Robinson Obale, the Lamwo District Secretary for Works and Technical Services says the lack of operators for the equipment dates back to 2018 when the qualified equipment operators left the district in pursuit of greener pastures.
Lamwo district is struggling to rehabilitate and maintain roads due to the absence of skilled road equipment operators.
The district has two
graders, a Vibro road roller, a wheel loader, a water bowser and two dump
trucks that were donated by the government to maintain roads.
Robinson Obale, the Lamwo District Secretary for Works and Technical
Services says the lack of operators for the equipment dates back to 2018 when
the qualified unit operators left the district in pursuit of greener
According to Obale, some of the road equipment operators who were
substantively recruited by the district opted for better-paying jobs in South
Sudan. Obale says the lack of operators has left the roads in an appalling
state which has affected service delivery.
//Cue in: “kare man nongo…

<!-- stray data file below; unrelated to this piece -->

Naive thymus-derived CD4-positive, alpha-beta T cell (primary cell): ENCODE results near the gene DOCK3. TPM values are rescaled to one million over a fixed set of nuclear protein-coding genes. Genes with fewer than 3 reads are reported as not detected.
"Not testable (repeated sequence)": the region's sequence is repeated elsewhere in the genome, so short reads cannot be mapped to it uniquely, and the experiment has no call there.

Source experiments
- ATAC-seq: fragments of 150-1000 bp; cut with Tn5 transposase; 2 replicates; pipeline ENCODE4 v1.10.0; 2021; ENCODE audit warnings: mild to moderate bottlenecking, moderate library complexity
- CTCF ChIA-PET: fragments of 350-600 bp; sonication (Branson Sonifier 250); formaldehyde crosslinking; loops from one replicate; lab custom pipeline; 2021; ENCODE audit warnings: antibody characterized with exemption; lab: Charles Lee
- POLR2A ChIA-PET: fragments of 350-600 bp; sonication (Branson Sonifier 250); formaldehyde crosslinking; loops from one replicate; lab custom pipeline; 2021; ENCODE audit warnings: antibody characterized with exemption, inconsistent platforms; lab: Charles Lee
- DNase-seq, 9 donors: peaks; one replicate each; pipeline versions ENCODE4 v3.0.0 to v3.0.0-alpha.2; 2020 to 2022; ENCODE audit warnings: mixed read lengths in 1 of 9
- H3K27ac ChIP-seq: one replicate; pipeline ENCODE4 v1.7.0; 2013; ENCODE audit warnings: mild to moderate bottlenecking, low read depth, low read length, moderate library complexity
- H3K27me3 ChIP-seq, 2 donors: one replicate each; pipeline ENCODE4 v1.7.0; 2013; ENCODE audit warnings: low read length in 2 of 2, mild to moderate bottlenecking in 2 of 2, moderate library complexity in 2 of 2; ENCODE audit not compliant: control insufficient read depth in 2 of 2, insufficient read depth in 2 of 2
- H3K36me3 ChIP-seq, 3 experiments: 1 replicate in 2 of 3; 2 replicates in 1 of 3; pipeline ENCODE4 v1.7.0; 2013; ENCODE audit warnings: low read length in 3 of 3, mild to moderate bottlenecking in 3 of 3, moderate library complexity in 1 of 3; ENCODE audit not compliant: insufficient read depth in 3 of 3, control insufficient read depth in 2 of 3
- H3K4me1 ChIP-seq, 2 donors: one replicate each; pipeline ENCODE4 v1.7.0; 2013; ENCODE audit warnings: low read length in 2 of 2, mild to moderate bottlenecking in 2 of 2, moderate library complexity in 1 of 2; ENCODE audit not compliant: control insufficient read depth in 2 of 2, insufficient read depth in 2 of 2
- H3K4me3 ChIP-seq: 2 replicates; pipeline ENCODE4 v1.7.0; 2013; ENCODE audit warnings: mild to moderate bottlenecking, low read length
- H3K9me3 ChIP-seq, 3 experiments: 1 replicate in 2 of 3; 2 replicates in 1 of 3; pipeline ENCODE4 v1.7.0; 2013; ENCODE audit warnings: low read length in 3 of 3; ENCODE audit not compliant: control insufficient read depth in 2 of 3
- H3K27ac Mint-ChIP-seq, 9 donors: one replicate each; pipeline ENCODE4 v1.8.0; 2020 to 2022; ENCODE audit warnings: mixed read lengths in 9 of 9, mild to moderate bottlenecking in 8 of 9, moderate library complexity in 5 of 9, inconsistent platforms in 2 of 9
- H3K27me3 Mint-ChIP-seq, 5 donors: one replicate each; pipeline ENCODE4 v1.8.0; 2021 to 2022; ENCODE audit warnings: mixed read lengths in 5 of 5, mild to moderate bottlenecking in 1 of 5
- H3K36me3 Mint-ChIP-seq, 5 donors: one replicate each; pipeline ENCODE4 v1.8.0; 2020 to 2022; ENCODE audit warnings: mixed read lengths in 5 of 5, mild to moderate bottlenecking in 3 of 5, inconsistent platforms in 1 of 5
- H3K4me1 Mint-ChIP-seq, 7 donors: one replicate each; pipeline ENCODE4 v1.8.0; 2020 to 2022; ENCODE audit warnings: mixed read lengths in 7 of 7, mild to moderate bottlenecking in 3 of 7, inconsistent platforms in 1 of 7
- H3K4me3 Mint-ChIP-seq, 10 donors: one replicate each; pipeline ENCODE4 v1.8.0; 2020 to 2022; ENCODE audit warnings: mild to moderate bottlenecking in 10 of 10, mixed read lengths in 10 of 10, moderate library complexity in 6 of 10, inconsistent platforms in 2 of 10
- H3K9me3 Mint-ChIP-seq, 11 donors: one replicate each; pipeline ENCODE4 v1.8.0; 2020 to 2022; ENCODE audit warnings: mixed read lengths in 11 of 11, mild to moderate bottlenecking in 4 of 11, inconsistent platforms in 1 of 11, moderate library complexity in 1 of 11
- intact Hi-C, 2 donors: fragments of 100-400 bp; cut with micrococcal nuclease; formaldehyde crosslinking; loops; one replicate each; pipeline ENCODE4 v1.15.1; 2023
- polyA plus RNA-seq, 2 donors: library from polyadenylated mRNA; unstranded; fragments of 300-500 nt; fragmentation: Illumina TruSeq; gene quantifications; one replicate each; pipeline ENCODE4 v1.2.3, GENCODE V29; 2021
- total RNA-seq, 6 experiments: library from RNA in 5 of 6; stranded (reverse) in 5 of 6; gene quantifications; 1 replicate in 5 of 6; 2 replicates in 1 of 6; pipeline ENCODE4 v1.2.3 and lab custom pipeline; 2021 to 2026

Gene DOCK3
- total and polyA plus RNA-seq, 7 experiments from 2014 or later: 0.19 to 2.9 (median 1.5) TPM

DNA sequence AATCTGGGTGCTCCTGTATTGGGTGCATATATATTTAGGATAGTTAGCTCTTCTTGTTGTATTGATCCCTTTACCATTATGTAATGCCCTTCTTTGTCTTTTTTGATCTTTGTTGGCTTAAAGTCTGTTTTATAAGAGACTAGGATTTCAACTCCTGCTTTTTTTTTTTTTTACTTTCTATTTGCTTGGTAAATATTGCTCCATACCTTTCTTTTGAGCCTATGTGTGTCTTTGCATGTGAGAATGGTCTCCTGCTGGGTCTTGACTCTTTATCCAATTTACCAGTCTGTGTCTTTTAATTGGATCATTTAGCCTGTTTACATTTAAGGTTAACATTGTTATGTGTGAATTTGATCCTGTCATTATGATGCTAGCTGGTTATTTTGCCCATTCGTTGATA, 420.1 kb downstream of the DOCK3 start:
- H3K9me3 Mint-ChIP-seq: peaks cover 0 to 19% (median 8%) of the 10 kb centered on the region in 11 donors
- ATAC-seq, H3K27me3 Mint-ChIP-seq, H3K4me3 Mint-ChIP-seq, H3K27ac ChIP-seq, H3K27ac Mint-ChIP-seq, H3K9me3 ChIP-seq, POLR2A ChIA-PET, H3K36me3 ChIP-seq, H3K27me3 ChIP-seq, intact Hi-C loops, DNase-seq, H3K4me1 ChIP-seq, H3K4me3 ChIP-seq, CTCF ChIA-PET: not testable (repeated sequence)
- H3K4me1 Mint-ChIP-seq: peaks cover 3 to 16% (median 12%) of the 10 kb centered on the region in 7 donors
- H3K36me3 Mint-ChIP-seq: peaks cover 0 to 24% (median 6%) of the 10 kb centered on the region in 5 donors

Cue out: …..konye peke”//
The Lamwo District Chief Administrative Officer Charles Uma
acknowledges the absence of the skilled road operators, which has partly left
the units grounded and also bogged down planned routine road maintenance and
Uma says that they are forced to rely on hiring services of
skilled road equipment operators from Kitgum, Amuru, Gulu and
Kotido. According to Uma, the district spends 55,000 Shillings each
day as an allowance for each operator.
The LCV Chairperson Sisto Oyet Ocen attributes this to the lack of
a functional district service commission.
Oyet however says the district council has already
recommended new members of the district commission who are only awaiting
approval by the public service commission.
Key amongst the required staff job gap to be filled includes the
recruitment of both skilled and casual workers who can operate the heavy road